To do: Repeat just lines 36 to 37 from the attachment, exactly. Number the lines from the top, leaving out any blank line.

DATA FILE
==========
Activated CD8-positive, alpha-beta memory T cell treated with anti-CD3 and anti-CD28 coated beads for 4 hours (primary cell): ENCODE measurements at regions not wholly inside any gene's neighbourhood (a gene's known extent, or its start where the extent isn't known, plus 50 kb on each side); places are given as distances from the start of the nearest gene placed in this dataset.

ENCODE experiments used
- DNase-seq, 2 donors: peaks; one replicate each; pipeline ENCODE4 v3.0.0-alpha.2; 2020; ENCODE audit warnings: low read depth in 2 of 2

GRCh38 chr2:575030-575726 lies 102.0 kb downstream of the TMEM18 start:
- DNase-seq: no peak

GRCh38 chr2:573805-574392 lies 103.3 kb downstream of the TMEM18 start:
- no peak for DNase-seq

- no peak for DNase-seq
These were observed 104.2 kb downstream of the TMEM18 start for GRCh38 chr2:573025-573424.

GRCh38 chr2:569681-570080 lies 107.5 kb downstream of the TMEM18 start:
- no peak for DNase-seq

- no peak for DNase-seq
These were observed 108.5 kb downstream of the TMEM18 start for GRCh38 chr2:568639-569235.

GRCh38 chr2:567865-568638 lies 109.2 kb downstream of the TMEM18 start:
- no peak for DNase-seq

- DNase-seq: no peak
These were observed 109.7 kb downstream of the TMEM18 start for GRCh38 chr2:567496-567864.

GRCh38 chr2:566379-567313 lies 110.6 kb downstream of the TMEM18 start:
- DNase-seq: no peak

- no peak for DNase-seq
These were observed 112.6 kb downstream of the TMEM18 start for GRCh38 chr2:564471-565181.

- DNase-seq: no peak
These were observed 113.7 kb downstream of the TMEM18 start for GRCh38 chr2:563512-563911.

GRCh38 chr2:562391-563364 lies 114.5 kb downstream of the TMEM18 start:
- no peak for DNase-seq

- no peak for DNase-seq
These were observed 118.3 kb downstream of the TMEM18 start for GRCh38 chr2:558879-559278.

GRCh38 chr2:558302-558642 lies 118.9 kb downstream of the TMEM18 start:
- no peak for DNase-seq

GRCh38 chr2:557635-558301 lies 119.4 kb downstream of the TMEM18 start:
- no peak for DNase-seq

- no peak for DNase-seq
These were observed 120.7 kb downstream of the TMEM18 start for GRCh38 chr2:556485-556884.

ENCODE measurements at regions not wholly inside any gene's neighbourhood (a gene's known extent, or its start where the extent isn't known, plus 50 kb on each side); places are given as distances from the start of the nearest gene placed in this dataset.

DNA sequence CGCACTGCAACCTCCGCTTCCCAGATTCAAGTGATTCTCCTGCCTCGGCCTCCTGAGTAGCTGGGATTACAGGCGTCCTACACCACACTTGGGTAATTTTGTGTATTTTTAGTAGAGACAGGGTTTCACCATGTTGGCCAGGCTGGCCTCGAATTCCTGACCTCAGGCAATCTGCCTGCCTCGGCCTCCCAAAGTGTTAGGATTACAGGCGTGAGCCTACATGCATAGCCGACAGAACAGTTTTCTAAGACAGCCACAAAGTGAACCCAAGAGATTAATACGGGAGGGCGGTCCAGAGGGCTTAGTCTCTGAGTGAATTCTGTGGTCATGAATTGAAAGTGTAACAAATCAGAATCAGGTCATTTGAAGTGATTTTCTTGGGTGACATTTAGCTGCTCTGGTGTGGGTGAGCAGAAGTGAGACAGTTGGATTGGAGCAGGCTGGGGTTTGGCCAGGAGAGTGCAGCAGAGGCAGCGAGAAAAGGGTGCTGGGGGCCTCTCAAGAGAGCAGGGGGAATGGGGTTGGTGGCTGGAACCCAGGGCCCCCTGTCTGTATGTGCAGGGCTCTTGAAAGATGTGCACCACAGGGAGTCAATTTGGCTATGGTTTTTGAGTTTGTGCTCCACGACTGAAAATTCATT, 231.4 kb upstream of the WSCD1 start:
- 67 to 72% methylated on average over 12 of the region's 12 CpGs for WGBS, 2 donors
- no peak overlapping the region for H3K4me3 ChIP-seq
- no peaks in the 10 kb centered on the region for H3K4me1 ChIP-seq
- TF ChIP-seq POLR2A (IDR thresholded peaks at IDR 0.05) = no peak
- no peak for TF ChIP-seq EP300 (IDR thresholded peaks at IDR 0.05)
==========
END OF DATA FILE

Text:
- 67 to 72% methylated on average over 12 of the region's 12 CpGs for WGBS, 2 donors
- no peak overlapping the region for H3K4me3 ChIP-seq